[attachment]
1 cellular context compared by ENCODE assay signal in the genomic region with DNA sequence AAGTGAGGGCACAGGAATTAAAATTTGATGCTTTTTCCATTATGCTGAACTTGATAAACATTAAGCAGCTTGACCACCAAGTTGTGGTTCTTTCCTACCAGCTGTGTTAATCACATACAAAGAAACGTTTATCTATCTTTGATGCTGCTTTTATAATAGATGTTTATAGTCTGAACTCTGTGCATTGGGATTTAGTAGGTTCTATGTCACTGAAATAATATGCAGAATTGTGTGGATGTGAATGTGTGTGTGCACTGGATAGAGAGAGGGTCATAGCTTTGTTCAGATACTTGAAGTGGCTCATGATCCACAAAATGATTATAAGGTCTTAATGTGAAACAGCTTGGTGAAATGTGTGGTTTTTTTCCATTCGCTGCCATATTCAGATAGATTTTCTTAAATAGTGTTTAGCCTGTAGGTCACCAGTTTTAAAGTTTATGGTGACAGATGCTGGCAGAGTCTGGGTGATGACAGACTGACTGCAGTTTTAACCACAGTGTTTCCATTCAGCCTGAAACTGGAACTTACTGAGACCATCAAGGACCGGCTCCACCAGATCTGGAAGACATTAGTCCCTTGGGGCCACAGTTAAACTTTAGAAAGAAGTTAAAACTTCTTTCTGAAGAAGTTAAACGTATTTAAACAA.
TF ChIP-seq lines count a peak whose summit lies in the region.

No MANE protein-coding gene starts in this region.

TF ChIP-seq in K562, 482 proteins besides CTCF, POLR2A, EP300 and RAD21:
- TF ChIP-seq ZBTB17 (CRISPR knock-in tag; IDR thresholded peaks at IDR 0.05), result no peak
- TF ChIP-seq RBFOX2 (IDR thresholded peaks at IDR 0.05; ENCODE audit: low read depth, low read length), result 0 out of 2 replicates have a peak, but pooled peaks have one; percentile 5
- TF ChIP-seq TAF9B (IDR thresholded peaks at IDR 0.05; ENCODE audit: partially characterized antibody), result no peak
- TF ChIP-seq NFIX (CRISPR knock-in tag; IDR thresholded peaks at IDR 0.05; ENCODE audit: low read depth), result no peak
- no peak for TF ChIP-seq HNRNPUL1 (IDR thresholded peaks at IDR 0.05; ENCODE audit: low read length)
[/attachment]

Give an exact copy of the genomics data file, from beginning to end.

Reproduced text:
1 cellular context compared by ENCODE assay signal in the genomic region with DNA sequence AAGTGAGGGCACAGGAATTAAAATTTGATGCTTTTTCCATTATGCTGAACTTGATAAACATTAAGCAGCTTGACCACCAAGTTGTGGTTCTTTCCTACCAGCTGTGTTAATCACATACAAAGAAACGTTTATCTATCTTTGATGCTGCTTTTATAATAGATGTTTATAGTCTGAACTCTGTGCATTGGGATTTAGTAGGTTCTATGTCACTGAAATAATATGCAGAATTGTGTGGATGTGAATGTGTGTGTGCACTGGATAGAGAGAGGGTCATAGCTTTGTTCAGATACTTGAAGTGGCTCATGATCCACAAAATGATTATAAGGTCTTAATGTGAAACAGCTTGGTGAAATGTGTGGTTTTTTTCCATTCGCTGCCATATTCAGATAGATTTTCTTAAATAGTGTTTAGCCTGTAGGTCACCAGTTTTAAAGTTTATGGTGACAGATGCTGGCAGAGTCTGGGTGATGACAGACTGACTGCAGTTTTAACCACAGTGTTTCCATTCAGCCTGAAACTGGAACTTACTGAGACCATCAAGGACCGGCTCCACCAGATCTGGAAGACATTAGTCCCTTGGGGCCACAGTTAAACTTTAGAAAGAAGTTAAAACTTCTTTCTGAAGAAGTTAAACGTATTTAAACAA.
TF ChIP-seq lines count a peak whose summit lies in the region.

No MANE protein-coding gene starts in this region.

TF ChIP-seq in K562, 482 proteins besides CTCF, POLR2A, EP300 and RAD21:
- TF ChIP-seq ZBTB17 (CRISPR knock-in tag; IDR thresholded peaks at IDR 0.05), result no peak
- TF ChIP-seq RBFOX2 (IDR thresholded peaks at IDR 0.05; ENCODE audit: low read depth, low read length), result 0 out of 2 replicates have a peak, but pooled peaks have one; percentile 5
- TF ChIP-seq TAF9B (IDR thresholded peaks at IDR 0.05; ENCODE audit: partially characterized antibody), result no peak
- TF ChIP-seq NFIX (CRISPR knock-in tag; IDR thresholded peaks at IDR 0.05; ENCODE audit: low read depth), result no peak
- no peak for TF ChIP-seq HNRNPUL1 (IDR thresholded peaks at IDR 0.05; ENCODE audit: low read length)